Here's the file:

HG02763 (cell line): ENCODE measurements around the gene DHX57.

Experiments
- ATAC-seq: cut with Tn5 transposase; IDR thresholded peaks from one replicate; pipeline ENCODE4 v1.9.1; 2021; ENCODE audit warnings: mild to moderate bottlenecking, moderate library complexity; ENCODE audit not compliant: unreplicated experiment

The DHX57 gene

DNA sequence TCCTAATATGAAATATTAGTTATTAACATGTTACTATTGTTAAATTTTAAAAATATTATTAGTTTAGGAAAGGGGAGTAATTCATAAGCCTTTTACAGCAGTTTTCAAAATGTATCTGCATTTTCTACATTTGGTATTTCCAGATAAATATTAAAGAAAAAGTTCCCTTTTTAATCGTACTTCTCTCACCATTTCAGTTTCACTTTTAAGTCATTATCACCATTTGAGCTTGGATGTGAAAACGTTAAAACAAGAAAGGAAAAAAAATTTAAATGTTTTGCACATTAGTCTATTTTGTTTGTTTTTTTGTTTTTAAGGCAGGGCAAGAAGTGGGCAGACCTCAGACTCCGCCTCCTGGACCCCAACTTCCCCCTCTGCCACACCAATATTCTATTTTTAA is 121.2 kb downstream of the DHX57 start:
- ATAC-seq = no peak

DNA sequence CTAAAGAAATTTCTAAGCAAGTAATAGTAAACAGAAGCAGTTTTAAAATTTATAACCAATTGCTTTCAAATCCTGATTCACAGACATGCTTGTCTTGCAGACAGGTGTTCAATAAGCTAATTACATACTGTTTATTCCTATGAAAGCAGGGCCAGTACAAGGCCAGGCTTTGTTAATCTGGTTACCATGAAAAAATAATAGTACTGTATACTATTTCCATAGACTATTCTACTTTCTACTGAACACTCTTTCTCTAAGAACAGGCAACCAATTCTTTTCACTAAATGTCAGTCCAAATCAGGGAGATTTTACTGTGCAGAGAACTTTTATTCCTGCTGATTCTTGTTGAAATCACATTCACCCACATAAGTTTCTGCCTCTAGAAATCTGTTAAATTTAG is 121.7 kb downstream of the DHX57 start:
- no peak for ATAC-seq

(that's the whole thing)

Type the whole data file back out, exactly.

HG02763 (cell line): ENCODE measurements around the gene DHX57.

Experiments
- ATAC-seq: cut with Tn5 transposase; IDR thresholded peaks from one replicate; pipeline ENCODE4 v1.9.1; 2021; ENCODE audit warnings: mild to moderate bottlenecking, moderate library complexity; ENCODE audit not compliant: unreplicated experiment

The DHX57 gene

DNA sequence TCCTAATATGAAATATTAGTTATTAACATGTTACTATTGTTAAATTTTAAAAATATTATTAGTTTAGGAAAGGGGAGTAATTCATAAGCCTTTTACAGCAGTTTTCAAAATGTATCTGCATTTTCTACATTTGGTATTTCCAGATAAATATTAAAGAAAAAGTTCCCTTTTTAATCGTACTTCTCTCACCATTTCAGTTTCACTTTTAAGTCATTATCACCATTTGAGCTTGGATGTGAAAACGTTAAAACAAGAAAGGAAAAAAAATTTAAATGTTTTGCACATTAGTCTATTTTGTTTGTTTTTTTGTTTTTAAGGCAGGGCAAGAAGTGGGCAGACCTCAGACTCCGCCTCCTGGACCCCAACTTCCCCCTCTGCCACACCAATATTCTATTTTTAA is 121.2 kb downstream of the DHX57 start:
- ATAC-seq = no peak

DNA sequence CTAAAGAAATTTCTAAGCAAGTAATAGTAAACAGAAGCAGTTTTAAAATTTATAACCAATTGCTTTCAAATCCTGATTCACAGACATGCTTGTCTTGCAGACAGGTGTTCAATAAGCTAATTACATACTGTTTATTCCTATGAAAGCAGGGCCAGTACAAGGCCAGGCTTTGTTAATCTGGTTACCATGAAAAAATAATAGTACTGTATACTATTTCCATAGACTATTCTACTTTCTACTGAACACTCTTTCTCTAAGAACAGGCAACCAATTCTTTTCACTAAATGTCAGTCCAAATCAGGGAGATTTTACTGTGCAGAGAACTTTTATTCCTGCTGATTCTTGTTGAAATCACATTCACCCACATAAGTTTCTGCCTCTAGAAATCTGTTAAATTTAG is 121.7 kb downstream of the DHX57 start:
- no peak for ATAC-seq